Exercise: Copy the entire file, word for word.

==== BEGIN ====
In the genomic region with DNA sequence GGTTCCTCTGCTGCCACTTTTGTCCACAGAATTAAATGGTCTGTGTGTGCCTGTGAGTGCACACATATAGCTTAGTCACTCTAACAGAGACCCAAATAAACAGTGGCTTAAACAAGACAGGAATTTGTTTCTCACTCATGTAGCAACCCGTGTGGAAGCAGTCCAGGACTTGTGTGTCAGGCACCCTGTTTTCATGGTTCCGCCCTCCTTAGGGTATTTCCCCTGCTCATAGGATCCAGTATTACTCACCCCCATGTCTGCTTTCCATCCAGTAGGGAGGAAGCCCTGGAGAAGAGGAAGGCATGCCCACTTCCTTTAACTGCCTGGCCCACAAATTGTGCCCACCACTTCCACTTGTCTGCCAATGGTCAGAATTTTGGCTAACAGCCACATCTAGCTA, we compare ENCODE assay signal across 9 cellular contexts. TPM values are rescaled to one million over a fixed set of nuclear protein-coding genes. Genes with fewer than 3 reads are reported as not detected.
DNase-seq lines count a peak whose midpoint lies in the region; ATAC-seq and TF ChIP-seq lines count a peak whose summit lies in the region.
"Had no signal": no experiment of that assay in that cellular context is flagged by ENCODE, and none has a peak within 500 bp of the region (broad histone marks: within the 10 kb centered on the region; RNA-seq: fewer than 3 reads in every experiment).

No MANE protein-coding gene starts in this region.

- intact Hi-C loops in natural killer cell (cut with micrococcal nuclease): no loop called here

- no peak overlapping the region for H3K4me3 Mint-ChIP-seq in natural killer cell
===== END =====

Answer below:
In the genomic region with DNA sequence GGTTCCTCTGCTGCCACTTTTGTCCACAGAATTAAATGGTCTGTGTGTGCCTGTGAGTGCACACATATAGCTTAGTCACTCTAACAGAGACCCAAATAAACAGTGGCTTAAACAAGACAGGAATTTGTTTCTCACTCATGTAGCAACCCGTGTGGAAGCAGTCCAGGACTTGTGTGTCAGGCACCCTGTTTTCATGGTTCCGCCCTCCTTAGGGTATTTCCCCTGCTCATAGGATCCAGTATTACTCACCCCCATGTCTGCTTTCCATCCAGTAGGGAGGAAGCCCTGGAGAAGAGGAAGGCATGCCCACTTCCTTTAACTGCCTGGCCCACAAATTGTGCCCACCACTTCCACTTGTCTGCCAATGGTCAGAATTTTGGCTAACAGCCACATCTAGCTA, we compare ENCODE assay signal across 9 cellular contexts. TPM values are rescaled to one million over a fixed set of nuclear protein-coding genes. Genes with fewer than 3 reads are reported as not detected.
DNase-seq lines count a peak whose midpoint lies in the region; ATAC-seq and TF ChIP-seq lines count a peak whose summit lies in the region.
"Had no signal": no experiment of that assay in that cellular context is flagged by ENCODE, and none has a peak within 500 bp of the region (broad histone marks: within the 10 kb centered on the region; RNA-seq: fewer than 3 reads in every experiment).

No MANE protein-coding gene starts in this region.

- intact Hi-C loops in natural killer cell (cut with micrococcal nuclease): no loop called here

- no peak overlapping the region for H3K4me3 Mint-ChIP-seq in natural killer cell